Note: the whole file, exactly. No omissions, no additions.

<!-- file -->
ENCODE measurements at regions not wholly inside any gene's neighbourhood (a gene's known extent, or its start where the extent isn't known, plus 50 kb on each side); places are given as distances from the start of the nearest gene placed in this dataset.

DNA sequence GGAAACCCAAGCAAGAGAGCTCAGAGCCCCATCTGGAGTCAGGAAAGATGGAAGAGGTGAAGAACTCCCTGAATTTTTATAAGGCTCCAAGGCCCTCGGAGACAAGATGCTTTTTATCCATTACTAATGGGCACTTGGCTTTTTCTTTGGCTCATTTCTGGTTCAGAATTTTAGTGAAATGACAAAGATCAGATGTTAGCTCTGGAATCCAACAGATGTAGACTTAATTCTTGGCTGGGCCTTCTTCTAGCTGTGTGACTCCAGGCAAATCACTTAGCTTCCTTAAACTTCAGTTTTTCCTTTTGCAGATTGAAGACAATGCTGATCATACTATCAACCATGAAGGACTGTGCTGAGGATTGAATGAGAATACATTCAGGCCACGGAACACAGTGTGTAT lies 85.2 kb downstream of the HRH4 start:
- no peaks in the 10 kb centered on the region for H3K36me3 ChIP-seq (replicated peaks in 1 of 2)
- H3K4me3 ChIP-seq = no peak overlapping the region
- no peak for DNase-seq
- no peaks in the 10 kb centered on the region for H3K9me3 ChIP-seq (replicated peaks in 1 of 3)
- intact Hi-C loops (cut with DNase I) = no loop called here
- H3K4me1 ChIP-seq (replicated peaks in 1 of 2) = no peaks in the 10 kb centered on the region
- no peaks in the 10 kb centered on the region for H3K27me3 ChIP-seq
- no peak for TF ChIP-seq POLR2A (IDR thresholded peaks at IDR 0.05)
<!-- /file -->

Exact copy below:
ENCODE measurements at regions not wholly inside any gene's neighbourhood (a gene's known extent, or its start where the extent isn't known, plus 50 kb on each side); places are given as distances from the start of the nearest gene placed in this dataset.

DNA sequence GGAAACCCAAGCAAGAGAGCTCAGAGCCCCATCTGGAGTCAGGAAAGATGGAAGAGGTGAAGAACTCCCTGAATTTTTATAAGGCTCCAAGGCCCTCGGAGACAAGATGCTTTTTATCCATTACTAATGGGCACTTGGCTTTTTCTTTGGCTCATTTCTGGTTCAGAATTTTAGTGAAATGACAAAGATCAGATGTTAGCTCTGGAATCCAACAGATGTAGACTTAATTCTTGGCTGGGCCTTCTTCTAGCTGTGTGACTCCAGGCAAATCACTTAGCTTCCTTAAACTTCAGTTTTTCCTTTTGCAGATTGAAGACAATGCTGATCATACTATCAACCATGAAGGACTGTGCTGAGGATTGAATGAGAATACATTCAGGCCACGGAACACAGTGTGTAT lies 85.2 kb downstream of the HRH4 start:
- no peaks in the 10 kb centered on the region for H3K36me3 ChIP-seq (replicated peaks in 1 of 2)
- H3K4me3 ChIP-seq = no peak overlapping the region
- no peak for DNase-seq
- no peaks in the 10 kb centered on the region for H3K9me3 ChIP-seq (replicated peaks in 1 of 3)
- intact Hi-C loops (cut with DNase I) = no loop called here
- H3K4me1 ChIP-seq (replicated peaks in 1 of 2) = no peaks in the 10 kb centered on the region
- no peaks in the 10 kb centered on the region for H3K27me3 ChIP-seq
- no peak for TF ChIP-seq POLR2A (IDR thresholded peaks at IDR 0.05)